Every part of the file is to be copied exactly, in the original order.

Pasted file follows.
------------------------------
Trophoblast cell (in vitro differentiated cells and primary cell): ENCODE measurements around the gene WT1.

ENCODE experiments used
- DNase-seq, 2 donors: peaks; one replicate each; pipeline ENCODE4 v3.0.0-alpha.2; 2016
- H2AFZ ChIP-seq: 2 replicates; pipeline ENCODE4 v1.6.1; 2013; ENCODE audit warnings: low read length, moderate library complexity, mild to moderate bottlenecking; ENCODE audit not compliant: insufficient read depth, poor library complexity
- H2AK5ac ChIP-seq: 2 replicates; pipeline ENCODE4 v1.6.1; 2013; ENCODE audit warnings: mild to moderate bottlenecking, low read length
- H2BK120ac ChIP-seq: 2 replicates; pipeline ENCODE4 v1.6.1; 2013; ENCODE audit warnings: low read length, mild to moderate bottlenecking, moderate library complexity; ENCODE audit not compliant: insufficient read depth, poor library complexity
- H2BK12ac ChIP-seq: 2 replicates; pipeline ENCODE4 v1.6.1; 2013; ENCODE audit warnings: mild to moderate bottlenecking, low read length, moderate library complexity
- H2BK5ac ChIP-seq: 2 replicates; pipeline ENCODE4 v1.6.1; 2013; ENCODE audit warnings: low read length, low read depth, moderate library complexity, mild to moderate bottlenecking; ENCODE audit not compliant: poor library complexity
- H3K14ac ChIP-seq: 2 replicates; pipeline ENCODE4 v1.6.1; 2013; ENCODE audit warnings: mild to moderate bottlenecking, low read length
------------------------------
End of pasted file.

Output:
Trophoblast cell (in vitro differentiated cells and primary cell): ENCODE measurements around the gene WT1.

ENCODE experiments used
- DNase-seq, 2 donors: peaks; one replicate each; pipeline ENCODE4 v3.0.0-alpha.2; 2016
- H2AFZ ChIP-seq: 2 replicates; pipeline ENCODE4 v1.6.1; 2013; ENCODE audit warnings: low read length, moderate library complexity, mild to moderate bottlenecking; ENCODE audit not compliant: insufficient read depth, poor library complexity
- H2AK5ac ChIP-seq: 2 replicates; pipeline ENCODE4 v1.6.1; 2013; ENCODE audit warnings: mild to moderate bottlenecking, low read length
- H2BK120ac ChIP-seq: 2 replicates; pipeline ENCODE4 v1.6.1; 2013; ENCODE audit warnings: low read length, mild to moderate bottlenecking, moderate library complexity; ENCODE audit not compliant: insufficient read depth, poor library complexity
- H2BK12ac ChIP-seq: 2 replicates; pipeline ENCODE4 v1.6.1; 2013; ENCODE audit warnings: mild to moderate bottlenecking, low read length, moderate library complexity
- H2BK5ac ChIP-seq: 2 replicates; pipeline ENCODE4 v1.6.1; 2013; ENCODE audit warnings: low read length, low read depth, moderate library complexity, mild to moderate bottlenecking; ENCODE audit not compliant: poor library complexity
- H3K14ac ChIP-seq: 2 replicates; pipeline ENCODE4 v1.6.1; 2013; ENCODE audit warnings: mild to moderate bottlenecking, low read length